- Galleries First lounge access – it’s an improvement on the Galleries Club lounge I could access as a Silver, but not hugely so. I wouldn’t push for Gold over Silver if this was the key benefit.
- Use of the Gold telephone line – I do value this although I don’t use it often. Even (especially) in the dark days of covid it seemed to work. I had to call BA this week about upgrading an Avios flight and my call was answered immediately.
- Additional Avios reward seat availability in economy – it is hard to know how useful this is because BA does not make it clear when a reward seat you are booking is from the ‘extra’ allocation. I do value the fact that I can book these seats for anyone even if they are not Gold.
- Seat blocked next to you on short haul – little value as I am usually in Club Europe but this does pay off on occasional flights from London City where all rows are 2×2
- 100% bonus base Avios on all British Airways, Iberia, American Airlines and Japan Airlines flight, doubling the base Avios earned, plus a 25% bonus on Finnair – this clearly has some value but I prefer ‘physical’ status benefits and am not short of Avios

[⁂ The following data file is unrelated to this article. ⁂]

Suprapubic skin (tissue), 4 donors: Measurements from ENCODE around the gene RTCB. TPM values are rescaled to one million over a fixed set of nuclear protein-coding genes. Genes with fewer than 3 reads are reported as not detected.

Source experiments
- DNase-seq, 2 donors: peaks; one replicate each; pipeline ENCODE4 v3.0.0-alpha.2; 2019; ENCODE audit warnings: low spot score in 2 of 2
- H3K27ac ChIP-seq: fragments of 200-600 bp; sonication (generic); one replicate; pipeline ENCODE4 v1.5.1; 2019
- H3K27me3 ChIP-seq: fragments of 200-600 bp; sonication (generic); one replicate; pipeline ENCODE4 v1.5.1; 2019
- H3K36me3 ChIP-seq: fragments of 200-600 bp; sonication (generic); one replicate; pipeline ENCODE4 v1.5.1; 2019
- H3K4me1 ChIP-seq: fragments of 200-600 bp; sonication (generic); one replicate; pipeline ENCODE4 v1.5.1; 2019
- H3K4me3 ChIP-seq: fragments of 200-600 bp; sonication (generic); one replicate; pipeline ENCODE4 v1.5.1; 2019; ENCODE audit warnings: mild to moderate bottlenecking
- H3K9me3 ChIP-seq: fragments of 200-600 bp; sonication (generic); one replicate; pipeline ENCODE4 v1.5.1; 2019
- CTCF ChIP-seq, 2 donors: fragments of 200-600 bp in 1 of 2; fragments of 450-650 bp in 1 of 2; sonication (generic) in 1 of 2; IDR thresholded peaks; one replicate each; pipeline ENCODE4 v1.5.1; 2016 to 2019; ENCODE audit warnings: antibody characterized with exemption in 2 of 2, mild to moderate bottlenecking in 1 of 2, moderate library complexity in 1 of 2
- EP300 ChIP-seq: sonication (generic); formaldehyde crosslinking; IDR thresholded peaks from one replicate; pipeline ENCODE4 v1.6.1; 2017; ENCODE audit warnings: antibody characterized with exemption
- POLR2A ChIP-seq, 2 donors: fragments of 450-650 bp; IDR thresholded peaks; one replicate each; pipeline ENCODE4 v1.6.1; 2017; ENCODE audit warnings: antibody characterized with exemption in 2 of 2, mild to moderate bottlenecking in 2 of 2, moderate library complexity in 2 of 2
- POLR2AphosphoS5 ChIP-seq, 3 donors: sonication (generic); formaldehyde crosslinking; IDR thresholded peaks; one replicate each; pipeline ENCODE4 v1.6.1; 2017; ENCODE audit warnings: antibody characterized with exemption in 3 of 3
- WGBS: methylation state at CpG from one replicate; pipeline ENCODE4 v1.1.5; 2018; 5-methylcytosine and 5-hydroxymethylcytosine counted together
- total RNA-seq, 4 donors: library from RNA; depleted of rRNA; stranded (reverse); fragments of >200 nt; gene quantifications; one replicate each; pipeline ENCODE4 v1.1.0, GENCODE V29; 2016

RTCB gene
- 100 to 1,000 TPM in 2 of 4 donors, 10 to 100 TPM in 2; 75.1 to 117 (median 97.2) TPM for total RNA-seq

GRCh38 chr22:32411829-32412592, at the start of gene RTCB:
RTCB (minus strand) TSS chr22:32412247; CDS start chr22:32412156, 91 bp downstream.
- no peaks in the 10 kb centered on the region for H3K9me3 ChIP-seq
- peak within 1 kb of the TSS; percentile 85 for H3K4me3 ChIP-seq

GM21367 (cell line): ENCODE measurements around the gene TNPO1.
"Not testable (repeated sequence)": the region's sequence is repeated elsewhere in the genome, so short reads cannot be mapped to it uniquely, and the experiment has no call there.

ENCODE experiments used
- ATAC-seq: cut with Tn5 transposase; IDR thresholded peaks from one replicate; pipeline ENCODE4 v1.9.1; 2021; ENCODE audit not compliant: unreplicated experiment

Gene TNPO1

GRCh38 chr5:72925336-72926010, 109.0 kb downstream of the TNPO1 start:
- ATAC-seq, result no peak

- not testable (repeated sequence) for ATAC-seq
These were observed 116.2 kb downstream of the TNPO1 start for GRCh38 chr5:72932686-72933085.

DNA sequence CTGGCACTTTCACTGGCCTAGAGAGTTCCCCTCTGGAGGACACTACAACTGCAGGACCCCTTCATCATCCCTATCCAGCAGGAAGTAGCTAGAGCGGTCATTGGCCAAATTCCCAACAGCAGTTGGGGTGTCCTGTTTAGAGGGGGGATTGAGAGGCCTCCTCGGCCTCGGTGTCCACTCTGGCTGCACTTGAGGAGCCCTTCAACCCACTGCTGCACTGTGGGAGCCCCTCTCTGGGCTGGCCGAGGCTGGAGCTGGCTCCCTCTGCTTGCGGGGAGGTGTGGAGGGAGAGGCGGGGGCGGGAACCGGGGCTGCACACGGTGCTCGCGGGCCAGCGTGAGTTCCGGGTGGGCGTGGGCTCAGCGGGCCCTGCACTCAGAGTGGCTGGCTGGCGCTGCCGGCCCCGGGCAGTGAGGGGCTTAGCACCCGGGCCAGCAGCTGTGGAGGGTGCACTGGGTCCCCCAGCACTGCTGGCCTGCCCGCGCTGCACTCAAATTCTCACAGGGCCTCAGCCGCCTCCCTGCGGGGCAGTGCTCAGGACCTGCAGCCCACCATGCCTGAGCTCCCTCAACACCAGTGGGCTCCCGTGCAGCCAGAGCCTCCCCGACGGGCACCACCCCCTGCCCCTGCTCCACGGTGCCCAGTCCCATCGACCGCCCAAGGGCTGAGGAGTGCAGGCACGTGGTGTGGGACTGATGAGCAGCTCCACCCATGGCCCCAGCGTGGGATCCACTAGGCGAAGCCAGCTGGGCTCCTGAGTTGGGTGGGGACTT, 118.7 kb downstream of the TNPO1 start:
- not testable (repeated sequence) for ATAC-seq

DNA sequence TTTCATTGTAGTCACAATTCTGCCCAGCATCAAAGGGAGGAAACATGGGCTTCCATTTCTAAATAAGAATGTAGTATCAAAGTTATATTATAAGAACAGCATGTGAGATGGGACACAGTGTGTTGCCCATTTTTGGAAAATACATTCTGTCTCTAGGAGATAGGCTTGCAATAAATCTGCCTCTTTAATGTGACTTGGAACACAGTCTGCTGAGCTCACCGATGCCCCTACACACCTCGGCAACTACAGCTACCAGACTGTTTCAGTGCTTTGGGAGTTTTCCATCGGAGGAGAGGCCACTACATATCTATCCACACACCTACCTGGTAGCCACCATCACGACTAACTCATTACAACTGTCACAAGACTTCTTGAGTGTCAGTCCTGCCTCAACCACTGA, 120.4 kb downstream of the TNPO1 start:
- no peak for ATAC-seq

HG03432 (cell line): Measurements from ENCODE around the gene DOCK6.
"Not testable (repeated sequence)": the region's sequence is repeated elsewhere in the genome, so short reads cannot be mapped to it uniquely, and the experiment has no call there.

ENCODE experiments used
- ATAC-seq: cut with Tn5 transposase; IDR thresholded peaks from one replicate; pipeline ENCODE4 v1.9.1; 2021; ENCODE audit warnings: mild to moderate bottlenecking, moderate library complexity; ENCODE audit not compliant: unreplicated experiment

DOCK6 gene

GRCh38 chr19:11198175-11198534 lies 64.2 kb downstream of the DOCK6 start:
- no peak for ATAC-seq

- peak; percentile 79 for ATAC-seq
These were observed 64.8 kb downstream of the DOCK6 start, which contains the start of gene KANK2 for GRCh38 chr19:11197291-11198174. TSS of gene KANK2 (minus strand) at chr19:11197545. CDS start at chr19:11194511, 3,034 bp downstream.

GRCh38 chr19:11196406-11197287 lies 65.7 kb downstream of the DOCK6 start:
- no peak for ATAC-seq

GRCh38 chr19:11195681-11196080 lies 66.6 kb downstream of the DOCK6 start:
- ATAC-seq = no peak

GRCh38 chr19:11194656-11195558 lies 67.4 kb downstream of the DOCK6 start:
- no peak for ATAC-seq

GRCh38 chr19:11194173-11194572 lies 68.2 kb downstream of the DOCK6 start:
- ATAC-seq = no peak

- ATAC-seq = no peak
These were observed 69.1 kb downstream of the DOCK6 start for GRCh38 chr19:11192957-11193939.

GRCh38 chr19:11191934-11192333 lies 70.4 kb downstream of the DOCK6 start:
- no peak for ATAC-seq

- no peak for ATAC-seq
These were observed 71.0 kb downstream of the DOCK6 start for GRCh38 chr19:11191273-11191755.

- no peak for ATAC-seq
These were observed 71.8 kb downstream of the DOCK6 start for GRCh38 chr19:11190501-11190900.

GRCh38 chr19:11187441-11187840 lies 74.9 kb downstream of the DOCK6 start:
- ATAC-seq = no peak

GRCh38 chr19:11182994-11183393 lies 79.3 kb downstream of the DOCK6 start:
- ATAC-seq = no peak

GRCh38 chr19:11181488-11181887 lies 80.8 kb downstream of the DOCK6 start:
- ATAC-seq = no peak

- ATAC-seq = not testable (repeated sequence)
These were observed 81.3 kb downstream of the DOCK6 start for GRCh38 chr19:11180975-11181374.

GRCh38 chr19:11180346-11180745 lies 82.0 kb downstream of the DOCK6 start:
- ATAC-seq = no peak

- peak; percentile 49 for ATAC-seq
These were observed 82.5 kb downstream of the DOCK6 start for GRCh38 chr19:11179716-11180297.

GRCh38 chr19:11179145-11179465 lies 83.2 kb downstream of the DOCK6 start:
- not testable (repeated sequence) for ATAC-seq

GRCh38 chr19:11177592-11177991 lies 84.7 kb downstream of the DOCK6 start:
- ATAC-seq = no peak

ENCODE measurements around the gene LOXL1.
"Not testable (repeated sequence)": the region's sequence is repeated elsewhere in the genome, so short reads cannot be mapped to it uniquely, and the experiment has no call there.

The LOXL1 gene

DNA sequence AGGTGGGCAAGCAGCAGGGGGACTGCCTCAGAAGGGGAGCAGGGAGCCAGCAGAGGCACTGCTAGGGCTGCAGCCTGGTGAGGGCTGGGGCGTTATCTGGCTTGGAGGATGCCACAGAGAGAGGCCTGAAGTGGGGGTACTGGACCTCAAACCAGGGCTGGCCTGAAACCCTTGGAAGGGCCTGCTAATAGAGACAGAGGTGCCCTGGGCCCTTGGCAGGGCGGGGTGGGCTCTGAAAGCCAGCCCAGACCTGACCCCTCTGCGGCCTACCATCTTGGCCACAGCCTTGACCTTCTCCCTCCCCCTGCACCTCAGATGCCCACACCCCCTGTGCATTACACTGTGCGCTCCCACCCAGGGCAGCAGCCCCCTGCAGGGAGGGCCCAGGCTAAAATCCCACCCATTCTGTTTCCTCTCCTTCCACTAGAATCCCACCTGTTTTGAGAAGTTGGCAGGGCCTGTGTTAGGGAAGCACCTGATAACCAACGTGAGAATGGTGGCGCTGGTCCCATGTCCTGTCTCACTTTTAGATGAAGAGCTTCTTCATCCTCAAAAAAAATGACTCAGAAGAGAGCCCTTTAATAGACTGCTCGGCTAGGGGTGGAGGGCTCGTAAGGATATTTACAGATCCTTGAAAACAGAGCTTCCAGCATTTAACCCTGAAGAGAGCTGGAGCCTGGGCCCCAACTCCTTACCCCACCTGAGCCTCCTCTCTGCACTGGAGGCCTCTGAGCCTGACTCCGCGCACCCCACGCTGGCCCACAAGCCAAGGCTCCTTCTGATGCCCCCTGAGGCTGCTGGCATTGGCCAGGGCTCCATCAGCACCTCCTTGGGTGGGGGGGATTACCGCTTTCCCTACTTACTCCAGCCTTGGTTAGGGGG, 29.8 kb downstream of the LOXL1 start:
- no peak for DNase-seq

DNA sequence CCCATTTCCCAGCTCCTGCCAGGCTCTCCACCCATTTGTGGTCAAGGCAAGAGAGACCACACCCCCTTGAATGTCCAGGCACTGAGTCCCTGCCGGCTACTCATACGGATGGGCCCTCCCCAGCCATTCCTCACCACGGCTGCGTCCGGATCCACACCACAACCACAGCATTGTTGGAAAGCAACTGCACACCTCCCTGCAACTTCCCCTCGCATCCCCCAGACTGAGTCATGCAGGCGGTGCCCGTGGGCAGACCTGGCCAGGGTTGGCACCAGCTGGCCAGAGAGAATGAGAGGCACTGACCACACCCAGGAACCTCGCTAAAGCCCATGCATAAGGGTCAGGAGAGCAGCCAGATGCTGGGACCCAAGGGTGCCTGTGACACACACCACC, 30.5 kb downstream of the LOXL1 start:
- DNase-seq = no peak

- Gold Priority Reward to book any seat for double the Avios – I used to love this benefit but it was devalued beyond belief when BA only let you book the ‘£1 fees’ pricing option. 39,000 Avios for an economy return flight to Amsterdam? I think not. Even for February half term ski flights this is no longer a slam dunk bargain but never say never, because it is still better than paying £500 cash.
- Priority boarding – only useful on the odd occasion when I am not in business, but it’s not worthless
- Additional 32kg checked bags per person – never been an issue because we’re a family that takes lots of small cases (make the kids do some work ….) rather than a couple of large ones. I haven’t checked a bag on a solo trip for at least 20 years.
- Free seat allocation for a companion on a separate booking – never done this, although I accept that it could have value in some scenarios
- Use of a British Airways arrivals lounge – zero value as I don’t fly long haul in Economy or Premium Economy and so would have access anyway
- Guaranteed ticket availability if I pay full fare in economy – never bought a full-fare economy flight and am not planning to start now!
- Priority over lower status passengers on waiting lists – no value to me
This is my order of priorities, what is yours?